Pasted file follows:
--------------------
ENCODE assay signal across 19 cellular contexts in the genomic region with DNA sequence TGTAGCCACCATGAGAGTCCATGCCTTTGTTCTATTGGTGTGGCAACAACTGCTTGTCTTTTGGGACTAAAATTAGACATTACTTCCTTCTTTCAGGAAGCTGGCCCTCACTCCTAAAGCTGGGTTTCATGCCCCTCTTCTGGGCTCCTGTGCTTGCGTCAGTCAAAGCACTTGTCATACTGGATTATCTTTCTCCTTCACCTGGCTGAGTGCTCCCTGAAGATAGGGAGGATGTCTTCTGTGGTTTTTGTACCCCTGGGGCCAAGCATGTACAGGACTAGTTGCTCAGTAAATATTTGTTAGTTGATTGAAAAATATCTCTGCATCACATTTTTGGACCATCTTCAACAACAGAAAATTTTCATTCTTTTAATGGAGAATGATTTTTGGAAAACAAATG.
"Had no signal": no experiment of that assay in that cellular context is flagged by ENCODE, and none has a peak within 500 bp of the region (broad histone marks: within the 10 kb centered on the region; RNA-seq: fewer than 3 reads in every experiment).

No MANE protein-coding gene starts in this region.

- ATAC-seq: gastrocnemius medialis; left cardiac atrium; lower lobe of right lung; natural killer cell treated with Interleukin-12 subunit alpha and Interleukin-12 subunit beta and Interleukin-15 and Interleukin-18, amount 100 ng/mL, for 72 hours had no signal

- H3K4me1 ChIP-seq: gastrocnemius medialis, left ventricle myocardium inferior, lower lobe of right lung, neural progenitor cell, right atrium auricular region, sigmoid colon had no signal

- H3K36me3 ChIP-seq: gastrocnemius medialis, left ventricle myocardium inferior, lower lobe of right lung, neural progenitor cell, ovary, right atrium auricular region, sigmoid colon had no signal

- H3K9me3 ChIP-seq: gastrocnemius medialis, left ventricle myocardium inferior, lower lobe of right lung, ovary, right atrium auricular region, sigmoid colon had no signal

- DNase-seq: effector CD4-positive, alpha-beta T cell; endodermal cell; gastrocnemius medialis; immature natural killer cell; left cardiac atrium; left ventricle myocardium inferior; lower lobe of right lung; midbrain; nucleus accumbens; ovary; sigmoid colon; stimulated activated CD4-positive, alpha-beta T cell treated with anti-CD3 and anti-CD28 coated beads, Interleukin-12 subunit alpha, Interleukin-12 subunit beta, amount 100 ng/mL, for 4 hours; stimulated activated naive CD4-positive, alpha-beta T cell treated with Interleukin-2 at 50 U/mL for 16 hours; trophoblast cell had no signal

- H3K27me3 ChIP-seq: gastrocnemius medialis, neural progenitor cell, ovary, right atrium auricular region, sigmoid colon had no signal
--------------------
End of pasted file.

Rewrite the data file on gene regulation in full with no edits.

ENCODE assay signal across 19 cellular contexts in the genomic region with DNA sequence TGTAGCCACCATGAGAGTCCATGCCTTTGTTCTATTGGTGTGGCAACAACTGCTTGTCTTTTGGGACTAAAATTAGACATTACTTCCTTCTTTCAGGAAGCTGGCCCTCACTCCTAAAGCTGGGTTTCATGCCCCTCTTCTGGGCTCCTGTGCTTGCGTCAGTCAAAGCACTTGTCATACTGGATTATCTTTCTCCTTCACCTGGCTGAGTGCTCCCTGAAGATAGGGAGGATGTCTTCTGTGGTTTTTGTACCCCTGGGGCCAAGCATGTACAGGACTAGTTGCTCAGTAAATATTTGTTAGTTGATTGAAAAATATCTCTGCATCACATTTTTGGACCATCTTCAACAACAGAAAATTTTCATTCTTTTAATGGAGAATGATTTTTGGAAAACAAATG.
"Had no signal": no experiment of that assay in that cellular context is flagged by ENCODE, and none has a peak within 500 bp of the region (broad histone marks: within the 10 kb centered on the region; RNA-seq: fewer than 3 reads in every experiment).

No MANE protein-coding gene starts in this region.

- ATAC-seq: gastrocnemius medialis; left cardiac atrium; lower lobe of right lung; natural killer cell treated with Interleukin-12 subunit alpha and Interleukin-12 subunit beta and Interleukin-15 and Interleukin-18, amount 100 ng/mL, for 72 hours had no signal

- H3K4me1 ChIP-seq: gastrocnemius medialis, left ventricle myocardium inferior, lower lobe of right lung, neural progenitor cell, right atrium auricular region, sigmoid colon had no signal

- H3K36me3 ChIP-seq: gastrocnemius medialis, left ventricle myocardium inferior, lower lobe of right lung, neural progenitor cell, ovary, right atrium auricular region, sigmoid colon had no signal

- H3K9me3 ChIP-seq: gastrocnemius medialis, left ventricle myocardium inferior, lower lobe of right lung, ovary, right atrium auricular region, sigmoid colon had no signal

- DNase-seq: effector CD4-positive, alpha-beta T cell; endodermal cell; gastrocnemius medialis; immature natural killer cell; left cardiac atrium; left ventricle myocardium inferior; lower lobe of right lung; midbrain; nucleus accumbens; ovary; sigmoid colon; stimulated activated CD4-positive, alpha-beta T cell treated with anti-CD3 and anti-CD28 coated beads, Interleukin-12 subunit alpha, Interleukin-12 subunit beta, amount 100 ng/mL, for 4 hours; stimulated activated naive CD4-positive, alpha-beta T cell treated with Interleukin-2 at 50 U/mL for 16 hours; trophoblast cell had no signal

- H3K27me3 ChIP-seq: gastrocnemius medialis, neural progenitor cell, ovary, right atrium auricular region, sigmoid colon had no signal